If you do a Google search for "vital records" from any state in the United States, you will get a long list of websites offering copies of birth, death and marriage records for a fee. It is sometimes difficult to filter out the "for profit" commercial companies that offer to provide these records from the official government agencies. If you are not careful, you could end up paying much more than the official cost of these records.
In addition, as genealogists, we seldom need the "certified" copy of these records. Certification of the record simply means that the agency, usually a department of public health, puts a stamp or seal on the record certifying that the record is an "official" copy of the original. This service may be necessary for job applications or for passports, but it is not usually a requirement for simply obtaining the information. If you are directly involved in the death of a friend or family member, you probably had to obtain a number of official certified copies of the death certificate to provide to insurance companies and other organizations. A scan or photo copy of these official certificates will suffice for genealogical record keeping purposes.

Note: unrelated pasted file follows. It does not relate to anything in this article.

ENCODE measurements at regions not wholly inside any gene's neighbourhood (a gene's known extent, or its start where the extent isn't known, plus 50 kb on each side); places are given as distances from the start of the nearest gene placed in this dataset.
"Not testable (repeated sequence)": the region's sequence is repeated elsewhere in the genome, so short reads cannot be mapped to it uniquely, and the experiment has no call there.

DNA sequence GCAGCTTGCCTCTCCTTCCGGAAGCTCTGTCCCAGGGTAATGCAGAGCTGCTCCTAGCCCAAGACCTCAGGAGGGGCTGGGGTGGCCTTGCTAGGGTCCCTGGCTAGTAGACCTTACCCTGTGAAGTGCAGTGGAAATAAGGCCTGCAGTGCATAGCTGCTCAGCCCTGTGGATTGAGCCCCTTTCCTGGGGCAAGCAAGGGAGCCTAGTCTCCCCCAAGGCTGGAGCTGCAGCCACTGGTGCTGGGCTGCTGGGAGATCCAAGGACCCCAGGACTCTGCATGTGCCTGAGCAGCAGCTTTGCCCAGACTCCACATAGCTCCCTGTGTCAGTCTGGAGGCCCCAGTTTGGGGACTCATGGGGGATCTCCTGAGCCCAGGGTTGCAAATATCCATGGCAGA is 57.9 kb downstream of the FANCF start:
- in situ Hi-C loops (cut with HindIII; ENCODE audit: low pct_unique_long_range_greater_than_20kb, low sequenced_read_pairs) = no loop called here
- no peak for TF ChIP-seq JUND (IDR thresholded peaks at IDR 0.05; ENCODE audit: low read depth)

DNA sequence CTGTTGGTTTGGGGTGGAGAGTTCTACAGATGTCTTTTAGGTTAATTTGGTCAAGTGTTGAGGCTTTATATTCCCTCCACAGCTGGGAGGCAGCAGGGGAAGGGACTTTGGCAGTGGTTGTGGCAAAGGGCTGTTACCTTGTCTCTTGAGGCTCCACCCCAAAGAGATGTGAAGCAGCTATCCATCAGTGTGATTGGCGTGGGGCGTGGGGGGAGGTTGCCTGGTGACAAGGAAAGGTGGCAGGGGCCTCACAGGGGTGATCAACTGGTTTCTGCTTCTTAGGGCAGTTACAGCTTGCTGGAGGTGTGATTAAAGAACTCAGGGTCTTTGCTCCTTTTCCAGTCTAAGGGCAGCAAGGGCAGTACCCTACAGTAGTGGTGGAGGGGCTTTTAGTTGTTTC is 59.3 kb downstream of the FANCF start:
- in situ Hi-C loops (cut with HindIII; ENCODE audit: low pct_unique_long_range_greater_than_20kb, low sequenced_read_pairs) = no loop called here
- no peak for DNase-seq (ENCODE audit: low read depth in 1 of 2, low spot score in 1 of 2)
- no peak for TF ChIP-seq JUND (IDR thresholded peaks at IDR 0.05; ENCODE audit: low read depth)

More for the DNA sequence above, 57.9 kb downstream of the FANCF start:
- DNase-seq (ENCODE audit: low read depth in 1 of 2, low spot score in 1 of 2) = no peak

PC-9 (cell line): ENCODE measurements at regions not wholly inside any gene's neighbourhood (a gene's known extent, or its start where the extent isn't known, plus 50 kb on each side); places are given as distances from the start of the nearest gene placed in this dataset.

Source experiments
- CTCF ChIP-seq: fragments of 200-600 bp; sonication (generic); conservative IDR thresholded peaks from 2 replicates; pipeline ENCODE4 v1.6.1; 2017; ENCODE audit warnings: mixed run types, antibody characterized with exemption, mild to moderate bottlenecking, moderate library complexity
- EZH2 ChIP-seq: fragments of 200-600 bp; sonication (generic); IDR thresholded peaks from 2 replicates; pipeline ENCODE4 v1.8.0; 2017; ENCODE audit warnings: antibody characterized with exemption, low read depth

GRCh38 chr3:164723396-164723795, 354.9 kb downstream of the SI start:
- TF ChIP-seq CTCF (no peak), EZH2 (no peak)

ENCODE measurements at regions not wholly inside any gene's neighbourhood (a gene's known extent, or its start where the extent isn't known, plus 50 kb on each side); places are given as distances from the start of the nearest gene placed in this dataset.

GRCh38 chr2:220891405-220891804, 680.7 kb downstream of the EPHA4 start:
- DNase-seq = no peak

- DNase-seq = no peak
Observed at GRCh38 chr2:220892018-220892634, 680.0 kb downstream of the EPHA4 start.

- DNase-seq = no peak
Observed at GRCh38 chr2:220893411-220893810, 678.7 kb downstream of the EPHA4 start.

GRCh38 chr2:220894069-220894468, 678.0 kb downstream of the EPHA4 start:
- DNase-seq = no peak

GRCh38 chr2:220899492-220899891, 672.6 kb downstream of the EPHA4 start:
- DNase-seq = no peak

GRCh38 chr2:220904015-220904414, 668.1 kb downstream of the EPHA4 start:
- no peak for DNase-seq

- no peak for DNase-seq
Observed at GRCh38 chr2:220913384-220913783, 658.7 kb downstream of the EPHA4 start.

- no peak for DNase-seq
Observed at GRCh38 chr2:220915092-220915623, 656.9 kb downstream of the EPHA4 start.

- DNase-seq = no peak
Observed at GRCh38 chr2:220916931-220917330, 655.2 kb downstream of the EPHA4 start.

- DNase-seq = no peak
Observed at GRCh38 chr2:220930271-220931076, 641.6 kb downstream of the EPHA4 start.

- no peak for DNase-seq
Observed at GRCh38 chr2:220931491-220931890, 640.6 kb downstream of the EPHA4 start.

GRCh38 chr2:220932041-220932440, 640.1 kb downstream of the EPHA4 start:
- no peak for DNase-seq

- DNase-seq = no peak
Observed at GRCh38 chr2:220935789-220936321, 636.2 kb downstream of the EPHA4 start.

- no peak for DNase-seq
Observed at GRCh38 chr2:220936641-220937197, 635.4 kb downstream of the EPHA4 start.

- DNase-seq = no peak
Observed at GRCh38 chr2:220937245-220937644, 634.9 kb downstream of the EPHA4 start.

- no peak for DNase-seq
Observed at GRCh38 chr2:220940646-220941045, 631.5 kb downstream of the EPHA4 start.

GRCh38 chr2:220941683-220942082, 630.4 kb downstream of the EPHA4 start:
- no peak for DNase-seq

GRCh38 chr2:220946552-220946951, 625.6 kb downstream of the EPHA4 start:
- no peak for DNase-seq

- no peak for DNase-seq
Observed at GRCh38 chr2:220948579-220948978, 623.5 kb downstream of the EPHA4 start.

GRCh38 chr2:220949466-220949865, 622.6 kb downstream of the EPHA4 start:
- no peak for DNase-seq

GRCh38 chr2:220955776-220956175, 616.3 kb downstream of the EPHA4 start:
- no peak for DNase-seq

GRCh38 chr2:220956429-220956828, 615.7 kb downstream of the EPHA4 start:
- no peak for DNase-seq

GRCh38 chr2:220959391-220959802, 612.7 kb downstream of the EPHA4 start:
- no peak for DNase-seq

I have seen a huge difference in the cost of copies of vital records across the United States. For example, Arizona has a free website that has digital copies of birth and death certificates. The birth certificate collection covers the years from 1855 to 1939. The years for death certificates go from 1870 to 1964. See Genealogy.az.gov. Of course, if you want to, you can also pay for exactly the same certificates.
California charges $25 for a birth certificate and $21 for a death certificate. See California Vital Record Fees. On the other end of the spectrum, Florida only uses a commercial company for copies of its vital records, unless you want to apply in person or by mail. Additionally, the state office does not accept credit cards. Florida death certificates are $15 and birth certificates are $19.
To avoid paying extra and possibly unnecessary fees, be sure to start your search with the official state agency that maintains the records